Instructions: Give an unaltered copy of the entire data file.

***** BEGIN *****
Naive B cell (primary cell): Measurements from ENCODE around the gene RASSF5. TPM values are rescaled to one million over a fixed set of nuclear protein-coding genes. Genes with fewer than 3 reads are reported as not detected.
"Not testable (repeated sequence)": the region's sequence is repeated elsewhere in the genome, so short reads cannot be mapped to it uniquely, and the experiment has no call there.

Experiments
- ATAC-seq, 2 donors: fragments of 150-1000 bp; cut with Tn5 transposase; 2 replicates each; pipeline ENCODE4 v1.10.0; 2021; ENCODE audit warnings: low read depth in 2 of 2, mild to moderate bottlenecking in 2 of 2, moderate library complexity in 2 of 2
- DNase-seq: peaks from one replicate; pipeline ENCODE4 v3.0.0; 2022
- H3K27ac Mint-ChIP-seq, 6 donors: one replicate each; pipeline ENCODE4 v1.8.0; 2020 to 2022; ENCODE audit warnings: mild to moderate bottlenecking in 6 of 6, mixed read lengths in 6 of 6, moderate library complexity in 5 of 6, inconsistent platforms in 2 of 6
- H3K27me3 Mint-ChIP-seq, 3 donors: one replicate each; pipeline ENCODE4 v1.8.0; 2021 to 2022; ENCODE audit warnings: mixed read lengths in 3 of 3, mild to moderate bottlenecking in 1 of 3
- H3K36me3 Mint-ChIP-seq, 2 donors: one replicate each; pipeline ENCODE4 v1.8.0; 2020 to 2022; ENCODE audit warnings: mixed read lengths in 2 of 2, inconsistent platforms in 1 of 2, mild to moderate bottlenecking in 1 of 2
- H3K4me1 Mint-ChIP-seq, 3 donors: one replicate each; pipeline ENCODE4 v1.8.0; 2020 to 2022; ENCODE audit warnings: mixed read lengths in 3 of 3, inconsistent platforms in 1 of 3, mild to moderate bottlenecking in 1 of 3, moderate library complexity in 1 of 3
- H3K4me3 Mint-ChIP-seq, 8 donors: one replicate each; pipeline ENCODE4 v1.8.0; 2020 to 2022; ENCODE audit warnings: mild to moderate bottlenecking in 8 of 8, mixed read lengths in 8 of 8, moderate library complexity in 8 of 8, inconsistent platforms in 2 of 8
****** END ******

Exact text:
Naive B cell (primary cell): Measurements from ENCODE around the gene RASSF5. TPM values are rescaled to one million over a fixed set of nuclear protein-coding genes. Genes with fewer than 3 reads are reported as not detected.
"Not testable (repeated sequence)": the region's sequence is repeated elsewhere in the genome, so short reads cannot be mapped to it uniquely, and the experiment has no call there.

Experiments
- ATAC-seq, 2 donors: fragments of 150-1000 bp; cut with Tn5 transposase; 2 replicates each; pipeline ENCODE4 v1.10.0; 2021; ENCODE audit warnings: low read depth in 2 of 2, mild to moderate bottlenecking in 2 of 2, moderate library complexity in 2 of 2
- DNase-seq: peaks from one replicate; pipeline ENCODE4 v3.0.0; 2022
- H3K27ac Mint-ChIP-seq, 6 donors: one replicate each; pipeline ENCODE4 v1.8.0; 2020 to 2022; ENCODE audit warnings: mild to moderate bottlenecking in 6 of 6, mixed read lengths in 6 of 6, moderate library complexity in 5 of 6, inconsistent platforms in 2 of 6
- H3K27me3 Mint-ChIP-seq, 3 donors: one replicate each; pipeline ENCODE4 v1.8.0; 2021 to 2022; ENCODE audit warnings: mixed read lengths in 3 of 3, mild to moderate bottlenecking in 1 of 3
- H3K36me3 Mint-ChIP-seq, 2 donors: one replicate each; pipeline ENCODE4 v1.8.0; 2020 to 2022; ENCODE audit warnings: mixed read lengths in 2 of 2, inconsistent platforms in 1 of 2, mild to moderate bottlenecking in 1 of 2
- H3K4me1 Mint-ChIP-seq, 3 donors: one replicate each; pipeline ENCODE4 v1.8.0; 2020 to 2022; ENCODE audit warnings: mixed read lengths in 3 of 3, inconsistent platforms in 1 of 3, mild to moderate bottlenecking in 1 of 3, moderate library complexity in 1 of 3
- H3K4me3 Mint-ChIP-seq, 8 donors: one replicate each; pipeline ENCODE4 v1.8.0; 2020 to 2022; ENCODE audit warnings: mild to moderate bottlenecking in 8 of 8, mixed read lengths in 8 of 8, moderate library complexity in 8 of 8, inconsistent platforms in 2 of 8